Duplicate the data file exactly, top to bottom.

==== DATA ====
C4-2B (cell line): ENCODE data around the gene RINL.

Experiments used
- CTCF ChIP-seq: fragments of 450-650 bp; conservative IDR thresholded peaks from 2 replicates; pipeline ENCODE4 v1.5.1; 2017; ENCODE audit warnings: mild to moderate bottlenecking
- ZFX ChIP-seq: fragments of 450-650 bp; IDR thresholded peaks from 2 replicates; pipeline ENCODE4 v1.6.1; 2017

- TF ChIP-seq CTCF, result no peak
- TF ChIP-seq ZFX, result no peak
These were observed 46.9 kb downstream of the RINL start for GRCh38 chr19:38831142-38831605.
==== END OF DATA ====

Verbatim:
C4-2B (cell line): ENCODE data around the gene RINL.

Experiments used
- CTCF ChIP-seq: fragments of 450-650 bp; conservative IDR thresholded peaks from 2 replicates; pipeline ENCODE4 v1.5.1; 2017; ENCODE audit warnings: mild to moderate bottlenecking
- ZFX ChIP-seq: fragments of 450-650 bp; IDR thresholded peaks from 2 replicates; pipeline ENCODE4 v1.6.1; 2017

- TF ChIP-seq CTCF, result no peak
- TF ChIP-seq ZFX, result no peak
These were observed 46.9 kb downstream of the RINL start for GRCh38 chr19:38831142-38831605.